Implementation of integrative medicine programs for Long COVID at an academic medical center

UCLA Health has started a Long COVID pilot program. East-West Medicine participates, among other specialists, in a referral pool for primary care providers and other providers where patients with Long COVID can be referred for further evaluation and management. Part of the program includes participation in the COVID CME to share knowledge, experience, and provide clinical recommendations or suggestions to UCLA primary care providers. This presentation aims to provide an interprofessional East-West team-based protocol for Long COVID in the UCLA Health system based on available evidence as well as evaluation of its cohort in response to East-West treatments.

10:15am – 11:45am EDT (concurrent sessions)

Member Symposium 6: From predictors, challenges to solutions for acupuncture trials design: views from patients, clinicians, and trialists

Speakers: Lixing Lao, PhD, Professor and President, Virginia University of Integrative Medicine (VUIM); Dawn Richards, PhD, Clinical Trials Ontario; Yuqing (Madison) Zhang, MD, MSc, PhD, Assistant professor in Department of Health Research Methods, Evidence, and Impact in McMaster University, Visiting Professor at Chinese Academy of Medical Sciences, Beijing, China, Honorary Assistant Professor, Ningbo Nottingham GRADE Center, University of Nottingham, Ningbo, China; Klaus Linde, MD, Institute of General Practice and Health Services Research, Technical University Munich, Germany; Jun J. Mao, MD, MSCE, Laurance S. Rockefeller Chair in Integrative Medicine, Chief, Integrative Medicine Service, Memorial Sloan Kettering Cancer Center; and Xiang-Hong Jing, PhD,Institute of Acupuncture and Moxibustion, China Academy of Chinese Medical Sciences

Since 2010 to date, there have been, on average, approximately 1,000 Acupuncture trials published annually. As with other non-pharmacological interventions, challenges exist when designing and conducting acupuncture randomized controlled trials (RCTs) – some are unique to acupuncture.  

It is helpful to identify critical methodological and clinical factors influencing the effect size in acupuncture trials, recognize existing unique challenges when designing and conducting acupuncture RCTs, and provide solutions to move forward.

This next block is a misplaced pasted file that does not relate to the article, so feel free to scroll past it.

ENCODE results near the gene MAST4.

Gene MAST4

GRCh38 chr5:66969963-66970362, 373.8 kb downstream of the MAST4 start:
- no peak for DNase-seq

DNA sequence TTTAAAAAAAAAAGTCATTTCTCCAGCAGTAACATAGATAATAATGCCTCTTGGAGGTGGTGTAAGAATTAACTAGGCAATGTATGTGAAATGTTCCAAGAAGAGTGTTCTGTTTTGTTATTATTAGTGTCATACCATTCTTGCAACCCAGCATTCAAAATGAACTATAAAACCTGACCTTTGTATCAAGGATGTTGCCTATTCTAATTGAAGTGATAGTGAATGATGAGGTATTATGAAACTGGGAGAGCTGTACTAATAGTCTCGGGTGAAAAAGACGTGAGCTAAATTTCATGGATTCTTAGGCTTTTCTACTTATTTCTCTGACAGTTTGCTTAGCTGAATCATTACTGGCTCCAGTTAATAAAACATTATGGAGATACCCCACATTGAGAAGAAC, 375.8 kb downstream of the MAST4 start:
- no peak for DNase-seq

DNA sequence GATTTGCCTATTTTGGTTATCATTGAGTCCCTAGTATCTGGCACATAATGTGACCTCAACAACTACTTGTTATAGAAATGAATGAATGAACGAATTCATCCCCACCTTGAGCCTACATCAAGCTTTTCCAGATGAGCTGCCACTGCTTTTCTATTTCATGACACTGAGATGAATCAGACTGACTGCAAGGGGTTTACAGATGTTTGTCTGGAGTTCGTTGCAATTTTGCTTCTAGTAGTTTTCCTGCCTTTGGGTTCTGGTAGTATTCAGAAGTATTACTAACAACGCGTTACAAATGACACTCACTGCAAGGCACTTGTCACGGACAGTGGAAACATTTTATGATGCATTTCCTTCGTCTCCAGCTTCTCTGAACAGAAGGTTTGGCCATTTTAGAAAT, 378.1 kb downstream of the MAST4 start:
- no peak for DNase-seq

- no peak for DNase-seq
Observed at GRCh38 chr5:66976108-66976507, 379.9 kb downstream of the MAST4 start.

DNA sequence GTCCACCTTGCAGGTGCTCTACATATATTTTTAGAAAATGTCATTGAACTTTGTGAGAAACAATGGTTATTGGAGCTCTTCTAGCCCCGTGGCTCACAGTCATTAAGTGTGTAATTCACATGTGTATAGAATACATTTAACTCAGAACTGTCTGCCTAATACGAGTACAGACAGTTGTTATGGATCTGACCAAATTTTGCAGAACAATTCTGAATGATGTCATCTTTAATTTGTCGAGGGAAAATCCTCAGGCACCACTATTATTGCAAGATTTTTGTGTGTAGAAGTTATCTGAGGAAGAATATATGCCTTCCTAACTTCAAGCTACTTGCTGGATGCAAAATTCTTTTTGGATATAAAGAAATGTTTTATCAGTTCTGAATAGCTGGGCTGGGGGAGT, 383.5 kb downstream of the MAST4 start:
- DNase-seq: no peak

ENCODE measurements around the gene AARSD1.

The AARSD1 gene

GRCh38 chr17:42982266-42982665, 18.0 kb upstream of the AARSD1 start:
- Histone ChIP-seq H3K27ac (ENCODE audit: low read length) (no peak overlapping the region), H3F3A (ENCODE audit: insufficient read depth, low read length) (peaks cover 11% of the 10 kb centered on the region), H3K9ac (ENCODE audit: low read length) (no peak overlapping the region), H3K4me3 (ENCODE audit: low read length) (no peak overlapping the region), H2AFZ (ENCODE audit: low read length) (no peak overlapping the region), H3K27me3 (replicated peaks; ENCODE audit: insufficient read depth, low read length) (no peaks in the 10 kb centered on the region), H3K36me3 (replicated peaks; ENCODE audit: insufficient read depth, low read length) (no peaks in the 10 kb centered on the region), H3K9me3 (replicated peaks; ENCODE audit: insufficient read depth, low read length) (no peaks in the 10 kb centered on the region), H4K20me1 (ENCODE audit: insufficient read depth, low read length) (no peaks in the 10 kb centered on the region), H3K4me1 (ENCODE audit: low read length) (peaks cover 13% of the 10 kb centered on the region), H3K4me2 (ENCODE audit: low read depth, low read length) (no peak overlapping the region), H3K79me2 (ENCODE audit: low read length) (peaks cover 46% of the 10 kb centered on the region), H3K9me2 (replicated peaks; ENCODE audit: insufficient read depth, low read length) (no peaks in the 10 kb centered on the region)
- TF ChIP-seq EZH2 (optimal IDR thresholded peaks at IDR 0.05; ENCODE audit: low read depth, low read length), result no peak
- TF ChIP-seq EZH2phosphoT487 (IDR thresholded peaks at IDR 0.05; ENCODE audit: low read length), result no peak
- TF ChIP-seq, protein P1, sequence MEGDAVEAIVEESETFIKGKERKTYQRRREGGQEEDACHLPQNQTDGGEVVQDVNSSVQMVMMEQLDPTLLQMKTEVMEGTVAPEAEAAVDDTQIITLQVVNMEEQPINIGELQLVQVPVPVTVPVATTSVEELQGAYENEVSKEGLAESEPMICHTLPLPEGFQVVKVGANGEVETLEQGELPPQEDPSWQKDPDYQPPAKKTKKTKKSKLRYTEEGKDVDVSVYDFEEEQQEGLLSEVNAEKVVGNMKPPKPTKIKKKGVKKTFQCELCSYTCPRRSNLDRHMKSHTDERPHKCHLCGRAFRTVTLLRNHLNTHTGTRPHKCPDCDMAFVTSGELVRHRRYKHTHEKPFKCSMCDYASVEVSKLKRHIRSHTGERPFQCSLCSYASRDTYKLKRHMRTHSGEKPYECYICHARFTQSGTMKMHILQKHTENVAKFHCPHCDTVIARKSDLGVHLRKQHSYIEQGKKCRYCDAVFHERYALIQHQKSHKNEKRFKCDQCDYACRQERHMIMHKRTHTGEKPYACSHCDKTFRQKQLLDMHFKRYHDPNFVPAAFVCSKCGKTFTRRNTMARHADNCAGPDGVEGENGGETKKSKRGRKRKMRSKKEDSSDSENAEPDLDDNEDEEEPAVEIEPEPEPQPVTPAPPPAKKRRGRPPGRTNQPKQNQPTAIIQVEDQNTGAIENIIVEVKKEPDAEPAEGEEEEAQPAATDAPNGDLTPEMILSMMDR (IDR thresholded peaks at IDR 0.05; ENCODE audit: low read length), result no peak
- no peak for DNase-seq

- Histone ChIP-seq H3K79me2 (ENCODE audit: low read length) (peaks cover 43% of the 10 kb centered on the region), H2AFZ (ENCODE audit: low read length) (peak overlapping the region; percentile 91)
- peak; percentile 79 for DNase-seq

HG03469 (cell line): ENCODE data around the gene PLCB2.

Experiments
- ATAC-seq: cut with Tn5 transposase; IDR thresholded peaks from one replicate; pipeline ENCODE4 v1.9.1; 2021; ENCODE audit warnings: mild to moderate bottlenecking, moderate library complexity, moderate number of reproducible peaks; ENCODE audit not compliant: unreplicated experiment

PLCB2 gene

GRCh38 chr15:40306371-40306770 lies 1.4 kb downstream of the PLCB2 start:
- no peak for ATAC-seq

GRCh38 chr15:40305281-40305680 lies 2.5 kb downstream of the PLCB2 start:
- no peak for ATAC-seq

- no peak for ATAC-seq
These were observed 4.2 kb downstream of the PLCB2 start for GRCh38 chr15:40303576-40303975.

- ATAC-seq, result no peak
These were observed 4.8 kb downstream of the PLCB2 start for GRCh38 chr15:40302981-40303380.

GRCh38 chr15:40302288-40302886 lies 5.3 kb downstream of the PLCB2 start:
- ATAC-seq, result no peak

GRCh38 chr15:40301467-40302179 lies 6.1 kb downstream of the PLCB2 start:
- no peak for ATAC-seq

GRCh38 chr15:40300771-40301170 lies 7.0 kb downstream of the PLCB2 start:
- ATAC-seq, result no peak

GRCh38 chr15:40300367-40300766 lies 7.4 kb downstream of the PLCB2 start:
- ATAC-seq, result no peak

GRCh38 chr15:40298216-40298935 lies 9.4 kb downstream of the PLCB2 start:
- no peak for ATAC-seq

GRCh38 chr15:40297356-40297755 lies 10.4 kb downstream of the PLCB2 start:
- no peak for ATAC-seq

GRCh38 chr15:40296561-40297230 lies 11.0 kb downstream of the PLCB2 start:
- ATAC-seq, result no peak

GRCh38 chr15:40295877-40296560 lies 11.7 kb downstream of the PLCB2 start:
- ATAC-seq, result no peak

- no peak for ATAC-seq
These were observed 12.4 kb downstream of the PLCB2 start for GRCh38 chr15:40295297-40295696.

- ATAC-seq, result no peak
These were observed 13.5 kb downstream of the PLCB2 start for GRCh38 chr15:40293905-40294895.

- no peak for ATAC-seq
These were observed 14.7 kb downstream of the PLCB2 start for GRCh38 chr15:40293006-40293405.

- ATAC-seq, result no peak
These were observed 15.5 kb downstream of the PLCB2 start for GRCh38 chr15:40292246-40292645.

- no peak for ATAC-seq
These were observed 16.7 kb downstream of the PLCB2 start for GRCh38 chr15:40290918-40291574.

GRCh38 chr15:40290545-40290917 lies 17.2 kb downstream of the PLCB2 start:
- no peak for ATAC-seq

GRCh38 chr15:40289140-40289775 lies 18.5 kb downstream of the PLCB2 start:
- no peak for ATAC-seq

Presentation details include:

This symposium consists of two parts. 

Part I: what can predict acupuncture treatment effect?

The magnitude of the effects of acupuncture in these trials across interventions varies largely. Key methodological and clinical factors influencing the effect size in acupuncture trials remain unstudied (e.g., settings, therapeutic areas, variations of practice, and methodological rigor). 

We will present the latest research exploring factors that impact the magnitude of the treatment effects across therapeutic areas in acupuncture trials from a systematic survey of 584 acupuncture trials published in the past five years. 

Part II: Round table discussion

We will have an international and multidisciplinary panel discussing some of the unique challenges and possible solutions for designing and conducting high-quality acupuncture trials. Example topics that will be addressed in the round table include:

  1. Roles and relevance of acupuncture in healthcare: choice of optimal research questions.
  2. Patients’ expectations and its impact on treatment effect.
  3. The choice of comparators in acupuncture trials.
  4. Individual patients vs. public health perspective and its impact on trial design.
  5. How do organizations engage patients in designing and conducting trials?

The presentation and discussion from part 1 will inform the content of part 2. 

11:45am – 12:00pm EDT

Break / Networking with Exhibitors

12:00pm – 1:15pm EDT

Symposia 3: Acupuncture Research and Health Care Disparities

Speakers: George A. Kaplan, PhD, University of Michigan (retired), Center for Social Epidemiology and Population Health, The Institute for Integrative Health; Maria T. Chao, DrPH, MPA, Osher Center for Integrative Medicine at the University of California, San Francisco; and Robert B. Saper, MD MPH, Chair, Cleveland Clinic Department of Wellness and Preventive Medicine